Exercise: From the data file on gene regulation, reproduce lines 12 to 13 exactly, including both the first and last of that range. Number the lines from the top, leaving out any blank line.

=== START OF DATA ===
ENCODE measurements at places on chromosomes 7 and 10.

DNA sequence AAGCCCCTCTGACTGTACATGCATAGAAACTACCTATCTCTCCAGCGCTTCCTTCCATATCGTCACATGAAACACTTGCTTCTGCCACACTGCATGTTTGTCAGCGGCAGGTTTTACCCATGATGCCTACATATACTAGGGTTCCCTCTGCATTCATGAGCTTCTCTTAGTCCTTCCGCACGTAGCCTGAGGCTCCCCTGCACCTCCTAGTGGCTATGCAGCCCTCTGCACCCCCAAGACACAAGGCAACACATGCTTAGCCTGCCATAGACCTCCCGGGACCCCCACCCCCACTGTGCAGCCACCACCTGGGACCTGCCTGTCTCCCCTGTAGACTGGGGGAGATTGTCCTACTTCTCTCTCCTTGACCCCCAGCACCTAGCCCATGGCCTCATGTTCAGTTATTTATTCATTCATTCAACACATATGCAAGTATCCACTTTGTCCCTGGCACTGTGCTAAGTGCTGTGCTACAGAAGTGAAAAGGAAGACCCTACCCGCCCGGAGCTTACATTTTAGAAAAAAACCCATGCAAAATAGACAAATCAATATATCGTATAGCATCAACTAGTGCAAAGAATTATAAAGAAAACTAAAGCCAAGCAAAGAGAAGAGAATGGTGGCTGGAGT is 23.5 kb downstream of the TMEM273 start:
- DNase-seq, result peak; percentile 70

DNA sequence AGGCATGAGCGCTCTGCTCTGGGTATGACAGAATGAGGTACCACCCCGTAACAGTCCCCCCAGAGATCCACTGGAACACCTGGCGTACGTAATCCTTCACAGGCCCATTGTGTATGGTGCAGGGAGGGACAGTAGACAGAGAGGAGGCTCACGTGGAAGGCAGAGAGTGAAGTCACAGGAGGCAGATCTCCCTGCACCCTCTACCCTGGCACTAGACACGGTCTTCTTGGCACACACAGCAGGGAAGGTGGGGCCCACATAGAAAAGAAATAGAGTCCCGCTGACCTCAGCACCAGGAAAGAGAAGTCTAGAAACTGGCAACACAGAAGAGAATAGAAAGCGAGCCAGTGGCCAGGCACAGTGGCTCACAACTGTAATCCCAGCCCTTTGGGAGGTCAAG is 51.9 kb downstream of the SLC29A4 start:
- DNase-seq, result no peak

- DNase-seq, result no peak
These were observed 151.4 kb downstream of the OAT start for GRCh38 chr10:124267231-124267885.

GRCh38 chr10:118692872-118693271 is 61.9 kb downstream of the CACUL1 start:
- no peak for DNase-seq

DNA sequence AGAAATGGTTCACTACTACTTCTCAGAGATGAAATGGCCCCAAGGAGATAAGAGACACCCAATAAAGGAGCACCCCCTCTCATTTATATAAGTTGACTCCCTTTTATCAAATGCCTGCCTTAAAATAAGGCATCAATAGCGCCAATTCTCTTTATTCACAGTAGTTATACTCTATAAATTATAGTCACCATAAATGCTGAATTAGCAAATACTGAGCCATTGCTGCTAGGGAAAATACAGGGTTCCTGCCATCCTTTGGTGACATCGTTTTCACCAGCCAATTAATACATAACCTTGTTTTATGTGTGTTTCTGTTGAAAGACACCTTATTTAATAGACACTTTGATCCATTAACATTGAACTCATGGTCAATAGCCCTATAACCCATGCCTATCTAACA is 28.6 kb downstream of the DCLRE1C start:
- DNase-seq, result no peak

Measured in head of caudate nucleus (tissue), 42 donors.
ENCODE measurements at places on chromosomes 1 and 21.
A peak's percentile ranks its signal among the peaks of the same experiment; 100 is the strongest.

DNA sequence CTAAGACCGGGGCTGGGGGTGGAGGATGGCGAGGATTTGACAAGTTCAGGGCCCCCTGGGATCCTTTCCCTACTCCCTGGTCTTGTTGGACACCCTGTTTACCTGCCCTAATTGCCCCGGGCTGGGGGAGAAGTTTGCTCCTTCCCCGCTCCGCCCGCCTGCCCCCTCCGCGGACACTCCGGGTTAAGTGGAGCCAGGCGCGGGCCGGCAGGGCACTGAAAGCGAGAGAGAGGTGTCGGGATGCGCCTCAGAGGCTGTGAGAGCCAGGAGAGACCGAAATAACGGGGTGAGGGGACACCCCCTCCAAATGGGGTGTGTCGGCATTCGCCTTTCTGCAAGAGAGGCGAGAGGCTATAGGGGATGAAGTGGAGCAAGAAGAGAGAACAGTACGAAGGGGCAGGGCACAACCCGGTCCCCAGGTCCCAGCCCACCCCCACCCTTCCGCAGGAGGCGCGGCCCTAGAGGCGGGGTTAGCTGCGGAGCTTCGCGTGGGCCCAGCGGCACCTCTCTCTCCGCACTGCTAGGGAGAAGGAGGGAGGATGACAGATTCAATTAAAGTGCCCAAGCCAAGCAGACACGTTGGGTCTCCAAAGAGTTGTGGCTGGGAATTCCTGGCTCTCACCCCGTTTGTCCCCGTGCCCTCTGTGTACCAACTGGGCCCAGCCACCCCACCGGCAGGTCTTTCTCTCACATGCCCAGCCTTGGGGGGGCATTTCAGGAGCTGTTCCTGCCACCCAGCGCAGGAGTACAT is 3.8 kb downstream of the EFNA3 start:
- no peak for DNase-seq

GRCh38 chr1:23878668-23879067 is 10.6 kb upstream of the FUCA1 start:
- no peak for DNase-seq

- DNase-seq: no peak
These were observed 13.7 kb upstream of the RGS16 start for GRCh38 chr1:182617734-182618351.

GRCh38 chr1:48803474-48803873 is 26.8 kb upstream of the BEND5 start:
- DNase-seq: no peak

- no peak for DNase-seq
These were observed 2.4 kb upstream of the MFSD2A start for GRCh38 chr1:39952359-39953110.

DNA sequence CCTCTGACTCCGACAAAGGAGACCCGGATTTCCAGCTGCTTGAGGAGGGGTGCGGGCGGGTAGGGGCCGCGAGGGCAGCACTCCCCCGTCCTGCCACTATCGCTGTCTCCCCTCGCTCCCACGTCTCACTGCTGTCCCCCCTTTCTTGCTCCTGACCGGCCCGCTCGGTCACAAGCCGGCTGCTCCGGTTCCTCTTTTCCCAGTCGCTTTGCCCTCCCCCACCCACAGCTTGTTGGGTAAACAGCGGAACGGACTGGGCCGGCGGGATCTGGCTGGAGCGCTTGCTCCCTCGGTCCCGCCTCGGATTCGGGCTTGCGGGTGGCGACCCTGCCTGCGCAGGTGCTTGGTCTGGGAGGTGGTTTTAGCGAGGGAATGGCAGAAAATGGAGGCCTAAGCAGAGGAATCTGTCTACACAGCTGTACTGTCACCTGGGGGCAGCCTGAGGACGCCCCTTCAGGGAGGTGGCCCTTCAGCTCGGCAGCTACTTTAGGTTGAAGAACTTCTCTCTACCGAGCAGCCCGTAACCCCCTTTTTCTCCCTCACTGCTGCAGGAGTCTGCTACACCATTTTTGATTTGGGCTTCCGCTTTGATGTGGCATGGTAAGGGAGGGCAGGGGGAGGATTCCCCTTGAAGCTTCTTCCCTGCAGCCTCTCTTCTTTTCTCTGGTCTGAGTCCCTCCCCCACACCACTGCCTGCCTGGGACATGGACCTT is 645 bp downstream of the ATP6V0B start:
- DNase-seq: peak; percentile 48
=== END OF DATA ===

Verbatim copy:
Measured in head of caudate nucleus (tissue), 42 donors.
ENCODE measurements at places on chromosomes 1 and 21.